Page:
The 2020-21 ACSC Annual Cyber Threat report is out, and as you’d expect, it’s not happy reading. However, if you care about your business, checking it out will give you a good handle on what you should be worried about.
Which six cybersecurity threats are hitting the headlines?
First up – we recommend that you read the full report. But in case you’re tight on time (and because we care), we’ve paraphrased ACSC’s six key cyber security threats and trends in the 2020-21 financial year.
- Exploitation of the pandemic environment. Malicious actors showed no mercy. Spear phishing emails leveraged the COVID-bandwagon to collect personal details from the unwary, and the health care sector and critical services were significant targets of ransomware attacks.
- Disruption of essential services and critical infrastructure. Around 25% of reported cyber incidents were associated with Australia’s critical infrastructure or essential services. Think health care, food distribution and energy sectors – and the potential for loss of life.
- Ransomware (and this is a biggie). With a 15% increase over the last year, it’s now one of the most significant threats to Australian organisations. Cybercriminal ransom demands ranged from thousands to millions of dollars. And scarily, they’ve got even better at it.
- Rapid exploitation of security vulnerabilities. Malicious actors exploited security vulnerabilities (sometimes within hours) of public disclosure, patch release or technical write-ups. And as well as doing it at speed, they did it at scale.
- Supply chains (in particular software and services). These stayed a hot target for malicious actors keen to access vendors’ customers. While Australia may have escaped the worst of major attacks like that on SolarWinds – we weren’t unscathed. If our supply chain isn’t already under enough pressure, the threat of compromise remains high.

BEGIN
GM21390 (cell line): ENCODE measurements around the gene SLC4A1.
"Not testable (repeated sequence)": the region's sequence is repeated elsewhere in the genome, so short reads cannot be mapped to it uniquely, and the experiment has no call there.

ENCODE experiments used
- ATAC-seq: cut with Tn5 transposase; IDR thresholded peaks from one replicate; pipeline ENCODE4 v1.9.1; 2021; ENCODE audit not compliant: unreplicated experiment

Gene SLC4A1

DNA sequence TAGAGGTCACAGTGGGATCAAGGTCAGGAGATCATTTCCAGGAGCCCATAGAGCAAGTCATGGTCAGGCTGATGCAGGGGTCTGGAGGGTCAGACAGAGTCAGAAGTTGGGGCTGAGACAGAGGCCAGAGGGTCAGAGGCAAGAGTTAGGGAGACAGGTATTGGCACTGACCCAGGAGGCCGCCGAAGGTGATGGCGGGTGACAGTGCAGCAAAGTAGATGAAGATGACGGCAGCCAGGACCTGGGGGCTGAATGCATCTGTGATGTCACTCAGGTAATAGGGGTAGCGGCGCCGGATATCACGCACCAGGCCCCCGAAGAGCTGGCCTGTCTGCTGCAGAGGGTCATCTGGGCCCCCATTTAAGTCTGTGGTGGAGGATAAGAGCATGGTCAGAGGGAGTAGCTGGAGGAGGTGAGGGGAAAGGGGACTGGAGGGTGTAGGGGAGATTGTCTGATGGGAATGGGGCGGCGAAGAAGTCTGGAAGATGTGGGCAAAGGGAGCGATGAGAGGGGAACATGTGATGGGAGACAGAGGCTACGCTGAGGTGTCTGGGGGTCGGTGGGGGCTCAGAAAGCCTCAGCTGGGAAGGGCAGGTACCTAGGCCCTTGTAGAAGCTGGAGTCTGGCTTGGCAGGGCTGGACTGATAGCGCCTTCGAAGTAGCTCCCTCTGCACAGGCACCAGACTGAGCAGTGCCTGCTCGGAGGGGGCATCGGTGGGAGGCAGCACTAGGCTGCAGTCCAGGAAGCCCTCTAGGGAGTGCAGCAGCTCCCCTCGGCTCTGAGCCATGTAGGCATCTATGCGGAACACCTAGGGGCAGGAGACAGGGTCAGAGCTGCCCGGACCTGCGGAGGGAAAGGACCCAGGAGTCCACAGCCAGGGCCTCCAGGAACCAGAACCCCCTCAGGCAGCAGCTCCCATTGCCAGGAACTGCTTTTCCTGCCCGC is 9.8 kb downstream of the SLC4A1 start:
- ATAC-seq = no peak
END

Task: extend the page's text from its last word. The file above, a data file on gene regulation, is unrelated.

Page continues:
- Business email compromise (aka BEC). In these days of work-from-home, BEC remains a leading threat to Australian businesses and government. Over 2020–21, the average loss per successful event was more than $50,600 (AUD), a 150%+ increase over the year before.
Why have things got worse?
Well, COVID-19 has significantly increased our reliance on the internet to run our businesses and organisations. We’d truly be lost without it. But the net comes with a dark downside.
As the new ACSC report rightly observes: ‘This dependence has increased the attack surface and generated more opportunities for malicious cyber actors to exploit vulnerable targets in Australia.’
Some handy resources
A solid approach to cybersecurity must be front and centre of everything IT in your business. It needs to be all-encompassing and cover everything from email protocols to BYOD devices, remote working, unpatched vulnerabilities, neglected updates, and more! It should also include a disaster recovery plan, so if your data is ever ransomed, you have a viable and potentially business-saving Plan B.
And don’t forget that regular training plays a big part in keeping your business safe. Cybercriminals constantly come up with cunning new ways to bypass even the Holy Cybersecurity Grail of multi-factor authentication.
- Adopt the ACSC Essential Eight maturity model. If you have Microsoft Windows’ based internet-connected networks, check out the Essential Eight to help mitigate the damage caused by a cyberattack.
- Train, train, and train some more. If you don’t have the internal resources to train your people, Sophos has some great free resources & tools – they make online cybersecurity awareness training interesting, fun, and educational.
- Make your point loud and clear. If you’re struggling to communicate to the business at large about how critical it is to invest in cybersecurity, then sharing these crime stats from ACSC might help.
- Need to report a cybercrime? This is your starting place regardless of whether the crime is personal, against a small to medium business, large infrastructure organisation or government department or agency.
- Stay up to date with the most recent security vulnerabilities. Check out (and subscribe) to these blogs from our security partner, Sophos.
As ever, if you’ve got any questions – big or small – or would like some help or just a chat about safeguarding your business, contact us.